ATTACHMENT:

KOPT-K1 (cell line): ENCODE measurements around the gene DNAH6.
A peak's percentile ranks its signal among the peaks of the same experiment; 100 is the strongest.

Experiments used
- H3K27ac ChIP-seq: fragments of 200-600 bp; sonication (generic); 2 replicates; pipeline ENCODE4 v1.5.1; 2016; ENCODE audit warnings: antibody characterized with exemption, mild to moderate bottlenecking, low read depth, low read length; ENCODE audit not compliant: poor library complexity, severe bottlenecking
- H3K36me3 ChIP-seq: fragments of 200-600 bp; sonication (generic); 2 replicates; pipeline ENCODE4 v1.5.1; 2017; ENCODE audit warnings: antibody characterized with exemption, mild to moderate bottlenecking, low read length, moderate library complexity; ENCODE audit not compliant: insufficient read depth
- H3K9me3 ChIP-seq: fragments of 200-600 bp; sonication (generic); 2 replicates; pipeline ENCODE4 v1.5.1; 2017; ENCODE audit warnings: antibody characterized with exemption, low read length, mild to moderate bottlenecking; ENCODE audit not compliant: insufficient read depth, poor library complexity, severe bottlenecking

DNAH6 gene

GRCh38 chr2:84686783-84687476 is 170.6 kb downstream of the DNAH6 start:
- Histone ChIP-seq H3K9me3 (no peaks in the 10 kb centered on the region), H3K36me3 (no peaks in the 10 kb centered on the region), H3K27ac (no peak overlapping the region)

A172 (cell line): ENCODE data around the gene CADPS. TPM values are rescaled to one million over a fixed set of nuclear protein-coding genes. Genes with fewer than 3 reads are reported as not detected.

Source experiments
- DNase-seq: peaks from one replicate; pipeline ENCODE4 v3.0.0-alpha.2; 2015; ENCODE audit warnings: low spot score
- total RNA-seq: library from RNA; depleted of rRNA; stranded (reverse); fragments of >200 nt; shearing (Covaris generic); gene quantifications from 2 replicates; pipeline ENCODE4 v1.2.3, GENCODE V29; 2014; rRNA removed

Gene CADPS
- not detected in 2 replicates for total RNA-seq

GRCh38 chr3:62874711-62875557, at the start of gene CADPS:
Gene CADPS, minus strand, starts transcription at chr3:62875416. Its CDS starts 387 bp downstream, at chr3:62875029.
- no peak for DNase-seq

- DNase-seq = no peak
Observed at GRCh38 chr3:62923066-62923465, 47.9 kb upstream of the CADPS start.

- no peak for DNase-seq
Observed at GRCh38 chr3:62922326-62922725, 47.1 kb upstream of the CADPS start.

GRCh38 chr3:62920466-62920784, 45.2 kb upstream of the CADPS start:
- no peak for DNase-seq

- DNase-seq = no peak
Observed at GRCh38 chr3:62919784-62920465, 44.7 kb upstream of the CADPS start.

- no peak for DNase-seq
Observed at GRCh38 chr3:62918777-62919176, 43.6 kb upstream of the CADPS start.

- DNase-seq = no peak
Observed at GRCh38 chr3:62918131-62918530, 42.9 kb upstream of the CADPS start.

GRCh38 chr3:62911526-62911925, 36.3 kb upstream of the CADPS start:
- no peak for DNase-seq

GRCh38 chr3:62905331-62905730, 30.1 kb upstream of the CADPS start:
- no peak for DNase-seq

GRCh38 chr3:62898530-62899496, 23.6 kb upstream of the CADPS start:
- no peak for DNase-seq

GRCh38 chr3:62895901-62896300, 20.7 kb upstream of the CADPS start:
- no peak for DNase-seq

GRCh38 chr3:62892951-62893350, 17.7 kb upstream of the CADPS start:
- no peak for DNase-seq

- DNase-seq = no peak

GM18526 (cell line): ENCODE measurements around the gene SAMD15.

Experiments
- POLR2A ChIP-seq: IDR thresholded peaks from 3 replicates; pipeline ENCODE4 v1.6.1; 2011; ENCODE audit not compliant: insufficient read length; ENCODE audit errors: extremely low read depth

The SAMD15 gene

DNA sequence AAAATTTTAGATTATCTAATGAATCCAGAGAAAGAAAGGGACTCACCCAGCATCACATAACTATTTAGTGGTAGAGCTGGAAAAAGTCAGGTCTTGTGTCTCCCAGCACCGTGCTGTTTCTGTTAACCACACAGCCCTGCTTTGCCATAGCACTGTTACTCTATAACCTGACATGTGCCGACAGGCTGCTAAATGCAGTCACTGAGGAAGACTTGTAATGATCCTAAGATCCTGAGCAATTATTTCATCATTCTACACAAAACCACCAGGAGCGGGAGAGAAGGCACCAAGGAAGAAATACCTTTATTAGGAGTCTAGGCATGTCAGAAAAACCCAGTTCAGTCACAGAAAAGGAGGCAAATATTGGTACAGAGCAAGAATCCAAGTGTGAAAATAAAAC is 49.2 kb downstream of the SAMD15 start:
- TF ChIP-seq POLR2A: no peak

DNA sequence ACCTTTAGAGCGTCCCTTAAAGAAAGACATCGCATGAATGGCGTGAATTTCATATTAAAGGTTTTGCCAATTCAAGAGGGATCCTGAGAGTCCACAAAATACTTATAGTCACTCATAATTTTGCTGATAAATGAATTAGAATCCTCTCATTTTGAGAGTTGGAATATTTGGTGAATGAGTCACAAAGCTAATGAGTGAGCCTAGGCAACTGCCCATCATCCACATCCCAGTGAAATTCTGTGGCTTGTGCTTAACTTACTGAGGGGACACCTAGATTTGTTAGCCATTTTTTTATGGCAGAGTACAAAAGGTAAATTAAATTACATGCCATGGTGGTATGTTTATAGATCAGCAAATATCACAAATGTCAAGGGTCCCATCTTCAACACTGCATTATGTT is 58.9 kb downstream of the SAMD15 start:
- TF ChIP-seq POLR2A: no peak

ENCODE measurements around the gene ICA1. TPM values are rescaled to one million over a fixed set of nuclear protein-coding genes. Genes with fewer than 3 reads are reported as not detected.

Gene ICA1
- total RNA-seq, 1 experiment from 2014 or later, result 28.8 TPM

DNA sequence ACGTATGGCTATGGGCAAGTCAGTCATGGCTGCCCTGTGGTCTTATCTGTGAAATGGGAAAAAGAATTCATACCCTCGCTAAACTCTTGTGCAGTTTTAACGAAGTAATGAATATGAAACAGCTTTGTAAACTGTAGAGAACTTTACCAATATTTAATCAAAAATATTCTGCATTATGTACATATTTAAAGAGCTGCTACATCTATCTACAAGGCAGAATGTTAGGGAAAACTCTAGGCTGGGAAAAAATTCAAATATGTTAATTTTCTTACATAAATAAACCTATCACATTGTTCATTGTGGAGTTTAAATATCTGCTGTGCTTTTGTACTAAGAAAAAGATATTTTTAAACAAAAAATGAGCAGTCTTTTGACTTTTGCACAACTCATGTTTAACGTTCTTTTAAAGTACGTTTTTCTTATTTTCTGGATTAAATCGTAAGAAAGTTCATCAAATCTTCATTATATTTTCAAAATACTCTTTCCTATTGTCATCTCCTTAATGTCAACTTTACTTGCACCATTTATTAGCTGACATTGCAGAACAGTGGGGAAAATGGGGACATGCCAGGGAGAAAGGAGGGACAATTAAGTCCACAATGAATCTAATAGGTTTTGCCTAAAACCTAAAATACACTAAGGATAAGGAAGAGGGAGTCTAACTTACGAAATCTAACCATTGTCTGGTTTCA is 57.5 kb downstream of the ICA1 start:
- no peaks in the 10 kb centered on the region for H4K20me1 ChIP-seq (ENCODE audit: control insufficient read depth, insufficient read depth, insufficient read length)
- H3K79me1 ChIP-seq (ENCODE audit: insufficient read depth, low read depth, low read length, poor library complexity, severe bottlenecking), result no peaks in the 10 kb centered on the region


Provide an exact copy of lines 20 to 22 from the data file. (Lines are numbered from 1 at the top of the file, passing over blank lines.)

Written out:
Observed at GRCh38 chr3:62923066-62923465, 47.9 kb upstream of the CADPS start.

- no peak for DNase-seq
Observed at GRCh38 chr3:62922326-62922725, 47.1 kb upstream of the CADPS start.